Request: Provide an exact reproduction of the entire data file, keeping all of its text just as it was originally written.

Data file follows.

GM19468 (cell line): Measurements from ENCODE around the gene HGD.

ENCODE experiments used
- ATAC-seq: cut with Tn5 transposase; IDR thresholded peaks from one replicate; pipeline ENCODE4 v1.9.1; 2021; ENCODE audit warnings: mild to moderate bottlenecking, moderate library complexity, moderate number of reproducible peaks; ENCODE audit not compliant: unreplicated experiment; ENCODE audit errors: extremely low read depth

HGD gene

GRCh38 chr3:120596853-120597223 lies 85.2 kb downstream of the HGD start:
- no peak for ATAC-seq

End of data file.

GM19468 (cell line): Measurements from ENCODE around the gene HGD.

ENCODE experiments used
- ATAC-seq: cut with Tn5 transposase; IDR thresholded peaks from one replicate; pipeline ENCODE4 v1.9.1; 2021; ENCODE audit warnings: mild to moderate bottlenecking, moderate library complexity, moderate number of reproducible peaks; ENCODE audit not compliant: unreplicated experiment; ENCODE audit errors: extremely low read depth

HGD gene

GRCh38 chr3:120596853-120597223 lies 85.2 kb downstream of the HGD start:
- no peak for ATAC-seq